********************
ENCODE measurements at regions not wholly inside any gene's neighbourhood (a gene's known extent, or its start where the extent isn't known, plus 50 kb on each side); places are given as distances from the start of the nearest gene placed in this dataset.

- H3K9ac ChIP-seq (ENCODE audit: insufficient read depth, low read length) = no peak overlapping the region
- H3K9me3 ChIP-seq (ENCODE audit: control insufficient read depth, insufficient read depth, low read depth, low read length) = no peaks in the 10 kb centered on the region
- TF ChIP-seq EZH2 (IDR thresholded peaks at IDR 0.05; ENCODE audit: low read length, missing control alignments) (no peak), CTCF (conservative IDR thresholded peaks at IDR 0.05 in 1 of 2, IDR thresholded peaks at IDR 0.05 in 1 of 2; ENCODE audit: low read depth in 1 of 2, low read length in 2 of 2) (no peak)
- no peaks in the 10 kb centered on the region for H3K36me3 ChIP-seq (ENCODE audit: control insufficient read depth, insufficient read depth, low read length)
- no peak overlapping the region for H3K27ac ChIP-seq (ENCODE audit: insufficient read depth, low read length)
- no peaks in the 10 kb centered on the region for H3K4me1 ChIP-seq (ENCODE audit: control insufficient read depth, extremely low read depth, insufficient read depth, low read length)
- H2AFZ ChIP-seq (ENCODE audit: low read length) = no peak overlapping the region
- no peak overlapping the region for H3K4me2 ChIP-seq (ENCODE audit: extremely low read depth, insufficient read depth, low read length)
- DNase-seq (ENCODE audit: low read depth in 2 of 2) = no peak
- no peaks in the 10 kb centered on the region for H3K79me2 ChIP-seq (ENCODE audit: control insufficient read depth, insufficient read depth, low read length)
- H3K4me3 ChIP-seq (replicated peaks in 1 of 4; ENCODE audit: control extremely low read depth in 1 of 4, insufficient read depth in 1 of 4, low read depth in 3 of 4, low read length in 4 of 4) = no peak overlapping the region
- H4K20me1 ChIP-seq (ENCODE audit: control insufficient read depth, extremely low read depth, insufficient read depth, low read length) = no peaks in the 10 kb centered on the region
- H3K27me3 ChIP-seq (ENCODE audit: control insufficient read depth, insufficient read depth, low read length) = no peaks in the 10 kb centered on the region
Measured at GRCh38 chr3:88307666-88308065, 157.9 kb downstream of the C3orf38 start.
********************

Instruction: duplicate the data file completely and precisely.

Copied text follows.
ENCODE measurements at regions not wholly inside any gene's neighbourhood (a gene's known extent, or its start where the extent isn't known, plus 50 kb on each side); places are given as distances from the start of the nearest gene placed in this dataset.

- H3K9ac ChIP-seq (ENCODE audit: insufficient read depth, low read length) = no peak overlapping the region
- H3K9me3 ChIP-seq (ENCODE audit: control insufficient read depth, insufficient read depth, low read depth, low read length) = no peaks in the 10 kb centered on the region
- TF ChIP-seq EZH2 (IDR thresholded peaks at IDR 0.05; ENCODE audit: low read length, missing control alignments) (no peak), CTCF (conservative IDR thresholded peaks at IDR 0.05 in 1 of 2, IDR thresholded peaks at IDR 0.05 in 1 of 2; ENCODE audit: low read depth in 1 of 2, low read length in 2 of 2) (no peak)
- no peaks in the 10 kb centered on the region for H3K36me3 ChIP-seq (ENCODE audit: control insufficient read depth, insufficient read depth, low read length)
- no peak overlapping the region for H3K27ac ChIP-seq (ENCODE audit: insufficient read depth, low read length)
- no peaks in the 10 kb centered on the region for H3K4me1 ChIP-seq (ENCODE audit: control insufficient read depth, extremely low read depth, insufficient read depth, low read length)
- H2AFZ ChIP-seq (ENCODE audit: low read length) = no peak overlapping the region
- no peak overlapping the region for H3K4me2 ChIP-seq (ENCODE audit: extremely low read depth, insufficient read depth, low read length)
- DNase-seq (ENCODE audit: low read depth in 2 of 2) = no peak
- no peaks in the 10 kb centered on the region for H3K79me2 ChIP-seq (ENCODE audit: control insufficient read depth, insufficient read depth, low read length)
- H3K4me3 ChIP-seq (replicated peaks in 1 of 4; ENCODE audit: control extremely low read depth in 1 of 4, insufficient read depth in 1 of 4, low read depth in 3 of 4, low read length in 4 of 4) = no peak overlapping the region
- H4K20me1 ChIP-seq (ENCODE audit: control insufficient read depth, extremely low read depth, insufficient read depth, low read length) = no peaks in the 10 kb centered on the region
- H3K27me3 ChIP-seq (ENCODE audit: control insufficient read depth, insufficient read depth, low read length) = no peaks in the 10 kb centered on the region
Measured at GRCh38 chr3:88307666-88308065, 157.9 kb downstream of the C3orf38 start.